Much of the conversation about insurance regulation this year has been about who would implement rules. How will the NAIC work with the Federal Insurance Office and the Financial Stability Oversight Council?
Voss: Between the FIO and the FSOC, it's safe to say we're trying to figure out how we're all going to interact right now. We're starting to set up a set of regular meetings with FIO. It's not meant to be onerous, but it's so we can talk about issues on a regular basis. There are many discussions, especially on international issues that we need to do together. They have a report due to Congress in January and they're focusing their attention on that at this point. Everyone's getting up to speed, but we need to share what's important for insurance regulation in general, as opposed to the bank-centric view.
Solvency is one of the issues that's been examined mainly from a bank point of view. But what does solvency regulation mean for insurance companies?
Voss: We are always looking at solvency oversight because the industry has changed a lot. There are different types of products out there -- the notion that insurance companies are only selling universal life and term is very different now. A few years ago, we decided to take a deeper dive to see if we had the right things in place. We're also doing some education for federal and insurance regulators as to why insurance risks are different than [risks among] banks and securities.
Based on what's going on at the international level, where there is much more of a desire to coordinate, we're looking at the group-holding models. We also look at reinsurance collateralization, because most of that is foreign-based and we require 100 percent collateral. We've been meeting on a regular basis with the Institute of International Finance and the E.U. Commission, so at the end of the day, if you're a regulator in the U.S., Asia or Europe, we're getting to the same view of the solvency of a company.So from an insurance persepctive, is solvency mostly a question for life companies?
Voss: The life companies are really the major ones we're talking about, though the P&C carriers are concerned with group supervision and reinsurance collateral. You've got Liberty Mutual, for example, that has a foreign component.
Do capital reserves for CAT events fall under this umbrella, especially considering that we're in an active cycle for natural disasters?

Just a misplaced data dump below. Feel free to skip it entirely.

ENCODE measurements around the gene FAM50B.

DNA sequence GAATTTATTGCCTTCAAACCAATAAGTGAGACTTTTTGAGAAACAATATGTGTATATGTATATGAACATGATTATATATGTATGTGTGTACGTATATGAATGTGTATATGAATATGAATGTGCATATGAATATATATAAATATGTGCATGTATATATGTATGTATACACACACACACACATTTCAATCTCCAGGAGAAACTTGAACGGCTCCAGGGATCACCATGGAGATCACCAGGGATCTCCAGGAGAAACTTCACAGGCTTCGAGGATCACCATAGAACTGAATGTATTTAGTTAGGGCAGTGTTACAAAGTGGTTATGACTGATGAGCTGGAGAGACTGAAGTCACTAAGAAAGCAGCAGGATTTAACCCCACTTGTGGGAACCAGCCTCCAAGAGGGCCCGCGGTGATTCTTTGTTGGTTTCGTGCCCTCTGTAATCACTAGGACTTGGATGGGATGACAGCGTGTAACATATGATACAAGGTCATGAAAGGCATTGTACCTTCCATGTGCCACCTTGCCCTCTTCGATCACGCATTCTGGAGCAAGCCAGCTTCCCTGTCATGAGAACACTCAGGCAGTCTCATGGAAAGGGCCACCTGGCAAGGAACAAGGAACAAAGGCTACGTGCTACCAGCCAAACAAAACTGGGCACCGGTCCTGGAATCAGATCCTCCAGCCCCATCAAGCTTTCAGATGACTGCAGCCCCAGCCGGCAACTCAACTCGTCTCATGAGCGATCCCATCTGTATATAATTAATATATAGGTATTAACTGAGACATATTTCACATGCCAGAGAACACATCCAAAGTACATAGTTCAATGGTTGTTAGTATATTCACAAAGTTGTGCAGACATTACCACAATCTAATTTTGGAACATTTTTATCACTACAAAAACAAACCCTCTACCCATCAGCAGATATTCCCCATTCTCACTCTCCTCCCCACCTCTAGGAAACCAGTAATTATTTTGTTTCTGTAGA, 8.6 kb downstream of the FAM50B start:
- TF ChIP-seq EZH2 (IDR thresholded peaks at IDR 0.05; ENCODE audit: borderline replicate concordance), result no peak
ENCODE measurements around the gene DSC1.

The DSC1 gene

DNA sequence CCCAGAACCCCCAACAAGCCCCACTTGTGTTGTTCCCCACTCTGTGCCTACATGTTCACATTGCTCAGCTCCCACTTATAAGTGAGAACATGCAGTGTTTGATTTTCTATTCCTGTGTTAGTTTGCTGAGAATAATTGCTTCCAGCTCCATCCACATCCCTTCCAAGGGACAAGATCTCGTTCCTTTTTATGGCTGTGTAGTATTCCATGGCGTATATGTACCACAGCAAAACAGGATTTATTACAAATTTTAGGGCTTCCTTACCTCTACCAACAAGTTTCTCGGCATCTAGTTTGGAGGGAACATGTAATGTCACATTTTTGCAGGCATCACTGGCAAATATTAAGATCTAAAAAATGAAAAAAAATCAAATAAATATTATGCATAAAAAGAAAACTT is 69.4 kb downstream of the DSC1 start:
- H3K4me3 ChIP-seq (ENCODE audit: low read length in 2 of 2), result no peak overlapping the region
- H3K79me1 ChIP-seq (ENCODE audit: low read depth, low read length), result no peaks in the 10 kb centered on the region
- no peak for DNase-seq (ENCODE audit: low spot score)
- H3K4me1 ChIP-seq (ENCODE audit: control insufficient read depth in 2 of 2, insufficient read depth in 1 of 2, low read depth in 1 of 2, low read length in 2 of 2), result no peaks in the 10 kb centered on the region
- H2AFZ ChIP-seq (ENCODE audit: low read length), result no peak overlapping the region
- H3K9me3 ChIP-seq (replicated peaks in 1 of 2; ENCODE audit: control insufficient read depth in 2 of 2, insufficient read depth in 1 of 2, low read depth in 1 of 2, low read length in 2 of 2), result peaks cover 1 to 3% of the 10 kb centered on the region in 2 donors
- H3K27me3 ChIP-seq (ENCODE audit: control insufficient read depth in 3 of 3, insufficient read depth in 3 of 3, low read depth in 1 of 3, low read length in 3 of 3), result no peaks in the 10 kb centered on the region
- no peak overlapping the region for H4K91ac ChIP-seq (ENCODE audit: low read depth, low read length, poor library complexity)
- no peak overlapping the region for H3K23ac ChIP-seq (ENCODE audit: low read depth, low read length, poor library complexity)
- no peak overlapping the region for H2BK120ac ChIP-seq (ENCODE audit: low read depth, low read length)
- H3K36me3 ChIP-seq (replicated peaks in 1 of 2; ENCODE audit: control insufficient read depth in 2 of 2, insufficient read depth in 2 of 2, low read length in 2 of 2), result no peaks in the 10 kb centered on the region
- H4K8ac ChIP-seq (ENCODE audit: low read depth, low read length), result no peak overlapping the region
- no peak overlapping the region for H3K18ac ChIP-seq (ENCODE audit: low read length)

Voss: We want to make sure they have enough capital and surplus, but [P&C carriers' concern] is really a reinsurance issue, while the life companies are really concerned about international accounting standards. Still, that industry is looking at patterns of weather, and they're getting a lot of advice from reinsurers.
Reinsurers do a lot of modeling and testing, and they seem to be more interested in global warming and climate change, which ultimately affect their payouts. When the majority of Americans live within 100 miles of a coastline, that's where you're going to see some real rate spikes in some areas of the country.
Has the NAIC begun to examine the issues surrounding the use of social media for claims and underwriting purposes?
Voss: We're just starting to look at that at the NAIC. There's been some general discussion about what people put on their Facebook pages -- if that is public information, can it be used in regards to anything that you're regulating or when you're reviewing something? People have to be aware that that's out in the public.
Also, we're required to do rate hearings on health insurance, and we're required to get comments from the public. In one case, someone asked me a question on my personal Facebook account. People expect you now to respond quickly, so I took the opportunity to walk her through the process. I didn't even think about it until I'm halfway through this conversation -- the question becomes: Is that part of the public comment? The attorney general has ruled that anything you do in regards to your job with the state is a public record.
Does that mean the rate commenting process could be done through social media in the future?
Voss: We've talked about that, but we decided to continue with the anonymous model because we didn't want to hinder anybody.
What can we expect from insurance regulators in the near term?
Voss: There certainly are a lot of issues. Many years, we get focused on one issue. But this year and last year, we've got a lot of moving targets out there. Some stuff is sticking to the walls and some things aren't. It's not going to be a dull time, no matter who's regulating.
Nathan Golia is senior editor of Insurance & Technology. He joined the publication in 2010 as associate editor and covers all aspects of the nexus between insurance and information technology, including mobility, distribution, core systems, customer interaction, and risk ... View Full Bio